What emotions and thinking may hold us back from being more creative?
The Yale Center for Emotional Intelligence article “Creativity, Emotions and the Arts” quoted in Part 2 talks about students holding back from being creative out of concerns “that people might think original ideas are silly” – but this kind of retreating from creative work can apply to us at any age.
An example might be Joss Whedon – one of my favorite artists, who has credits as actor, writer, producer and director of movies and TV shows including Firefly, Buffy the Vampire Slayer, Dr. Horrible’s Sing-Along Blog, Dollhouse, The Avengers, Agents of S.H.I.E.L.D. etc etc.
He received the third annual 2009 Outstanding Lifetime Achievement Award in Cultural Humanism from Harvard. One of his comments about being a creator:
“If you have a good idea, get it out there. For every idea I’ve realized, I have ten I sat on for a decade till someone else did it first. Write it. Shoot it. Publish it. Crochet it, sauté it, whatever. MAKE.”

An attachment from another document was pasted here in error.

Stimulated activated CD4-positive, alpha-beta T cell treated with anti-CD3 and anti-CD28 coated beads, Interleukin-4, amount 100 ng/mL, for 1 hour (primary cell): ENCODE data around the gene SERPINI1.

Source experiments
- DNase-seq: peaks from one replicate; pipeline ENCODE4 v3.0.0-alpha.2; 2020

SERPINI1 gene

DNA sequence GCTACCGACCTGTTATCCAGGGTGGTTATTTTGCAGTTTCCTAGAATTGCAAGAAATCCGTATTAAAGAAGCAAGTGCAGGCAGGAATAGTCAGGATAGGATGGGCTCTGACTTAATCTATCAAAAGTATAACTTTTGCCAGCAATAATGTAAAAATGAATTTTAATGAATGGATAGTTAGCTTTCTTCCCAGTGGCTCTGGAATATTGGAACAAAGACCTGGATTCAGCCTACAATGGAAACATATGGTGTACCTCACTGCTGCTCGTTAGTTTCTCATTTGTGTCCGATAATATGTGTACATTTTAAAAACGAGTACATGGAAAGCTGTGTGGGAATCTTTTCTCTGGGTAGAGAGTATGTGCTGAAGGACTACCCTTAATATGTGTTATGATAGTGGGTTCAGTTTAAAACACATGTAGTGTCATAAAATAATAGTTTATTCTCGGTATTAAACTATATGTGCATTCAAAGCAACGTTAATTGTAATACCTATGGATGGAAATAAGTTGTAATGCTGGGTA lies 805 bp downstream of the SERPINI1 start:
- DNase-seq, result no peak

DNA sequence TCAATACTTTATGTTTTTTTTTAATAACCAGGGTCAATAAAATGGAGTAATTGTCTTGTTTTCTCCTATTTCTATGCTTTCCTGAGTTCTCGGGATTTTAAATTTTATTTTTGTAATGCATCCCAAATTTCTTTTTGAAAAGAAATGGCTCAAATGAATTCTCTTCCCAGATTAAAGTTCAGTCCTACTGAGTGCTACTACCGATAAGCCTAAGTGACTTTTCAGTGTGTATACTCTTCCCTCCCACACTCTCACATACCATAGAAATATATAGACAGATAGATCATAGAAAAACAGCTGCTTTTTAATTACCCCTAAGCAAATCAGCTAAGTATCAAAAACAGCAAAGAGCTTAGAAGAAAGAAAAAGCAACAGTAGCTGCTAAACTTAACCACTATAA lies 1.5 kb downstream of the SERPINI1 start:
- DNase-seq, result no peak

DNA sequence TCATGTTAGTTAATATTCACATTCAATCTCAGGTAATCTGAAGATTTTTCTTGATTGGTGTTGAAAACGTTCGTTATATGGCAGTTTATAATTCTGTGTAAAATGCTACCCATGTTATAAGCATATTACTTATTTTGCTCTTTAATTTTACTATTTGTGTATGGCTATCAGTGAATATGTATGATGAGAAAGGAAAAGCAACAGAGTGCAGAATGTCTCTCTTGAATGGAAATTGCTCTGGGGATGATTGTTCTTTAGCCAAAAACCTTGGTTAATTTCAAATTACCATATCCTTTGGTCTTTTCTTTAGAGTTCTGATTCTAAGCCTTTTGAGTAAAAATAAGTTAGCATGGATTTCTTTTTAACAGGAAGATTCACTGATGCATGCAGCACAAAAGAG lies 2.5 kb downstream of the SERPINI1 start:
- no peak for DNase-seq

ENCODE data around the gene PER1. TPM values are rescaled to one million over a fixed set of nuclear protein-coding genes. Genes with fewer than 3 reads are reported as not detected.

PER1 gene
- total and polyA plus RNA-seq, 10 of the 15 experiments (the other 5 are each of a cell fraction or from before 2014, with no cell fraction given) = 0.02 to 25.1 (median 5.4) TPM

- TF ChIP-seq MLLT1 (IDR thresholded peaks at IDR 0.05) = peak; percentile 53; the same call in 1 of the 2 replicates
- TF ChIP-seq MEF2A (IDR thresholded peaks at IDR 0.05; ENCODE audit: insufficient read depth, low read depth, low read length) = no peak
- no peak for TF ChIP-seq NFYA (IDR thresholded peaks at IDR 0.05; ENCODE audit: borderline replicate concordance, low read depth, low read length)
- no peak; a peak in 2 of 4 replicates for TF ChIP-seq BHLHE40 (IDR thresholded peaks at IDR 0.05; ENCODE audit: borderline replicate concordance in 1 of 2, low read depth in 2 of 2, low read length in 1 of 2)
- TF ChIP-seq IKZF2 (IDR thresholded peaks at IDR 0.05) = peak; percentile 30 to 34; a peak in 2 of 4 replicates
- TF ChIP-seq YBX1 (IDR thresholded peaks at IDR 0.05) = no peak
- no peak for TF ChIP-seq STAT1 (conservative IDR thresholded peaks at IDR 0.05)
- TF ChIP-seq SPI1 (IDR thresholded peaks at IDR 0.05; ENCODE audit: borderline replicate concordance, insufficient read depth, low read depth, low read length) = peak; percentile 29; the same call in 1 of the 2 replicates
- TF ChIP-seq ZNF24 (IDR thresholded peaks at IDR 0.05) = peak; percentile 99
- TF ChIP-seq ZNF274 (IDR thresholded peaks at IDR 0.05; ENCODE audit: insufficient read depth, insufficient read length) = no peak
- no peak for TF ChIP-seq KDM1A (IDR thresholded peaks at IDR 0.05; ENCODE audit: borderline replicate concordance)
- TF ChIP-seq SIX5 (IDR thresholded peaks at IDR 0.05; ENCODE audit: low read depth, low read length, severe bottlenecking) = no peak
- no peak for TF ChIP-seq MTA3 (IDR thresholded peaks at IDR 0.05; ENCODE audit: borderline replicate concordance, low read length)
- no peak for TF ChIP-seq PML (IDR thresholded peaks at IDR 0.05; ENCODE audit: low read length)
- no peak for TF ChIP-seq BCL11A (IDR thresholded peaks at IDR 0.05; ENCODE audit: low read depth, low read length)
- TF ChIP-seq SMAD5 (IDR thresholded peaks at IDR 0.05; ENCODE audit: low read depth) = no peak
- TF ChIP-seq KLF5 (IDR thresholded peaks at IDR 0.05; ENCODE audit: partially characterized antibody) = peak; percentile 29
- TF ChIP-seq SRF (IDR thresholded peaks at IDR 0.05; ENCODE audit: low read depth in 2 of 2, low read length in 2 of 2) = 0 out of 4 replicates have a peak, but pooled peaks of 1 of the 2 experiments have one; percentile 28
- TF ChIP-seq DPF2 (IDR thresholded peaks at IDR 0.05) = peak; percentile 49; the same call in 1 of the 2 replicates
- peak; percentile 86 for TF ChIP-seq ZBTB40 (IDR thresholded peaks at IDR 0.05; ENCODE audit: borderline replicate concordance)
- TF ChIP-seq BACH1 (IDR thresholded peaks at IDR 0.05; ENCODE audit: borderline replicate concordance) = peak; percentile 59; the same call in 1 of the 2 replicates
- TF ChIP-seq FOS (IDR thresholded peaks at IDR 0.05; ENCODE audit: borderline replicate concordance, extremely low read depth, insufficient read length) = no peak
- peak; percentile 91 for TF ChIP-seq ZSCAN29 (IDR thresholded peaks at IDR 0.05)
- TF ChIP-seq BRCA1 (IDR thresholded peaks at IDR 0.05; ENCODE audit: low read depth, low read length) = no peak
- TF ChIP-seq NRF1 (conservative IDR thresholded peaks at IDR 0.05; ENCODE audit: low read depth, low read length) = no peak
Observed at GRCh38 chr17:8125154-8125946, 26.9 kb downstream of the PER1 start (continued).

From my article Multitalented Creative People.
Enabling artists to make art
Cheryl Arutt, Psy.D. is a licensed clinical psychologist in Los Angeles, specializing in creative artist issues, trauma recovery and other concerns.
She comments: “I have always believed that the best way to protect the art is to protect the artist. These skills need not be feared as antithetical to art.
“Learning how to regulate internal states, how and when to use self-soothing techniques, and how to know when we are actually safe — these are key to emotional well-being for anyone, but for artists, they are especially useful.”